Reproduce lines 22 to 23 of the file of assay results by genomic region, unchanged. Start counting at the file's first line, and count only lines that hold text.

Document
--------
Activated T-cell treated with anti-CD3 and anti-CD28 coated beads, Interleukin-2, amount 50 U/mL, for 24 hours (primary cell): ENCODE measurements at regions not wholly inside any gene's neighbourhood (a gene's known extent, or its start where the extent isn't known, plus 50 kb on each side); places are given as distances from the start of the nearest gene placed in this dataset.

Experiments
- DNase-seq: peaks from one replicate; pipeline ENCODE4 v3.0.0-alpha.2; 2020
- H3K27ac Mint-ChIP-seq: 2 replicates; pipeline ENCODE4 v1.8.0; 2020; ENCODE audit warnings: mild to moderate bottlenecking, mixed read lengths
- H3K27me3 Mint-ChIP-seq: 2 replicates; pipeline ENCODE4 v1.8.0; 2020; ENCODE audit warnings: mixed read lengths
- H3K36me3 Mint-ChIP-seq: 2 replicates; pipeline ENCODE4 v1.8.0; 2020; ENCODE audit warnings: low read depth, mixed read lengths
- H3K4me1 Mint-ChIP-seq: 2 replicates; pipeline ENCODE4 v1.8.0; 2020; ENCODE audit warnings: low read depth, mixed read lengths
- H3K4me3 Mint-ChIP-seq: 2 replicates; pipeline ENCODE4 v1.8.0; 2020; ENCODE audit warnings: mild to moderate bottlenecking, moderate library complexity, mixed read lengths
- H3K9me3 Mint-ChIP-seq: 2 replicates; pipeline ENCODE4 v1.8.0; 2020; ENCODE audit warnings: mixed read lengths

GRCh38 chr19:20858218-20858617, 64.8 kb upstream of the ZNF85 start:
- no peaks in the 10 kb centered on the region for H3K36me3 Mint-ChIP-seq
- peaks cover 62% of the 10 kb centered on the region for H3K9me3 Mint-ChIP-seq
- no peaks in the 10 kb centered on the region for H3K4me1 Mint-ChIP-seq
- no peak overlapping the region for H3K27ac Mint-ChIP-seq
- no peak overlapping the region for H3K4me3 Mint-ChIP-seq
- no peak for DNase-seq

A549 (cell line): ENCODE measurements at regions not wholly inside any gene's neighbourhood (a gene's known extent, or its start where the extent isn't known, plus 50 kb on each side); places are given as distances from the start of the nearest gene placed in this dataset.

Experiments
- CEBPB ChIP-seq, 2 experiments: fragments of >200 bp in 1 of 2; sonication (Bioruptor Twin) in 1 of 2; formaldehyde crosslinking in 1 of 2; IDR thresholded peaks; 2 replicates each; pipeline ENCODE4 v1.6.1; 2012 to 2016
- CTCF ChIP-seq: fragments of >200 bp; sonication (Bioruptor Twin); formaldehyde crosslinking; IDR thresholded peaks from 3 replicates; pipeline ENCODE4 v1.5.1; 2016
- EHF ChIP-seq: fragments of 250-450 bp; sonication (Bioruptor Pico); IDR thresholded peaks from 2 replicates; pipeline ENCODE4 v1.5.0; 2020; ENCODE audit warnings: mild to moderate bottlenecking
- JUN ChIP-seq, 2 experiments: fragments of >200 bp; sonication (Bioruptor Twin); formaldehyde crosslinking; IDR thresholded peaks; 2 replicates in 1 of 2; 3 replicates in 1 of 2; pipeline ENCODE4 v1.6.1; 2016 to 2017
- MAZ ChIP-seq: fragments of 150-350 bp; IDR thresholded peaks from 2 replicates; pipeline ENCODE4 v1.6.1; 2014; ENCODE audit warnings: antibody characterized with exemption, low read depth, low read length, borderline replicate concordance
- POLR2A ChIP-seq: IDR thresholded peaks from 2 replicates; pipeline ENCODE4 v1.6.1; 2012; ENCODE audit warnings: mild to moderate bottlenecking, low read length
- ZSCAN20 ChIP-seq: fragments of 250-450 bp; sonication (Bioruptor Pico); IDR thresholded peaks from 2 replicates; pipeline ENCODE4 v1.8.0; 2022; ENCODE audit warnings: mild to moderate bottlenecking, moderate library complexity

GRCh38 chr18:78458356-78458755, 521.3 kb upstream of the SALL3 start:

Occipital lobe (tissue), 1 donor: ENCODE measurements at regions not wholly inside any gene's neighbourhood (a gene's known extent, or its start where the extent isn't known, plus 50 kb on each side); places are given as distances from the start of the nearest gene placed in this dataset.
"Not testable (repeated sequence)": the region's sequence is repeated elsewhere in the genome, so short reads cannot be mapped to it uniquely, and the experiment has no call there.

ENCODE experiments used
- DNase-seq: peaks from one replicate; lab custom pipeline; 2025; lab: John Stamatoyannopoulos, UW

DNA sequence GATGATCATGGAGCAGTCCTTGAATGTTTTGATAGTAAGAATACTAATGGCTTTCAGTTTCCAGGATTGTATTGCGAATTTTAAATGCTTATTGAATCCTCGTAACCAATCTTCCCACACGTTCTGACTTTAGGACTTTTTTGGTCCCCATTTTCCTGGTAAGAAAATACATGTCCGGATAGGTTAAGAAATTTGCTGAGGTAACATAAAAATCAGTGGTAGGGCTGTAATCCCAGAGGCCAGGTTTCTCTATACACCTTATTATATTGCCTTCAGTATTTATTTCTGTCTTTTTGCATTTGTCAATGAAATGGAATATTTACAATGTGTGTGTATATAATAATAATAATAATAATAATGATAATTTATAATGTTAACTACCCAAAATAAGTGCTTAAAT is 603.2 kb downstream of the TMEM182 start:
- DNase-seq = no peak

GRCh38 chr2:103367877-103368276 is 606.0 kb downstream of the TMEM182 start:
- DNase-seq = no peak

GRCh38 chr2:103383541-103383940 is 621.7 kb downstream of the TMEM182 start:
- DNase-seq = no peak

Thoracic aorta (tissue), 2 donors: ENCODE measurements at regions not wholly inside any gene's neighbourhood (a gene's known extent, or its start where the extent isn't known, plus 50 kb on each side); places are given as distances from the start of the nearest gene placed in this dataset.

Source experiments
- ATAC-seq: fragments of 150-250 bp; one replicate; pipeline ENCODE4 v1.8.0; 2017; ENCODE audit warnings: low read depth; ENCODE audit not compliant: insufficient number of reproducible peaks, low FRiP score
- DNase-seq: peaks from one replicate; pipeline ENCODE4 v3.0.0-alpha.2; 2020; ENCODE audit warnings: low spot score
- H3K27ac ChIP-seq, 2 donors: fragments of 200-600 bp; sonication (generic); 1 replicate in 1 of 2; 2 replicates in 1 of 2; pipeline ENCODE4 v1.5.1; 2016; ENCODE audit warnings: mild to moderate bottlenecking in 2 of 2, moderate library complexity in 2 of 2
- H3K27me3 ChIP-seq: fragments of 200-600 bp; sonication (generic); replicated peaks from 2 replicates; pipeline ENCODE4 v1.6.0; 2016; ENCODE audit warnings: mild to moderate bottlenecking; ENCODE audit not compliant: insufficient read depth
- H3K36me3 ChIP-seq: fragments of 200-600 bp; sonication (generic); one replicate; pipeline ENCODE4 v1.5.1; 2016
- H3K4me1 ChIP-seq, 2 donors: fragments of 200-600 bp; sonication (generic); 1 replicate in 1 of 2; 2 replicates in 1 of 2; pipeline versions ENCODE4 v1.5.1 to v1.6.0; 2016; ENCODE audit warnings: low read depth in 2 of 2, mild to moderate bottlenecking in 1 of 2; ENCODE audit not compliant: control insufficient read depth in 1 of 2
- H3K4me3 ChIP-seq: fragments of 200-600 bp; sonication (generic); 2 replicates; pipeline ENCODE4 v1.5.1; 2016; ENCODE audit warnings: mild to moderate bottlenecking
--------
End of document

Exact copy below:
- JUN ChIP-seq, 2 experiments: fragments of >200 bp; sonication (Bioruptor Twin); formaldehyde crosslinking; IDR thresholded peaks; 2 replicates in 1 of 2; 3 replicates in 1 of 2; pipeline ENCODE4 v1.6.1; 2016 to 2017
- MAZ ChIP-seq: fragments of 150-350 bp; IDR thresholded peaks from 2 replicates; pipeline ENCODE4 v1.6.1; 2014; ENCODE audit warnings: antibody characterized with exemption, low read depth, low read length, borderline replicate concordance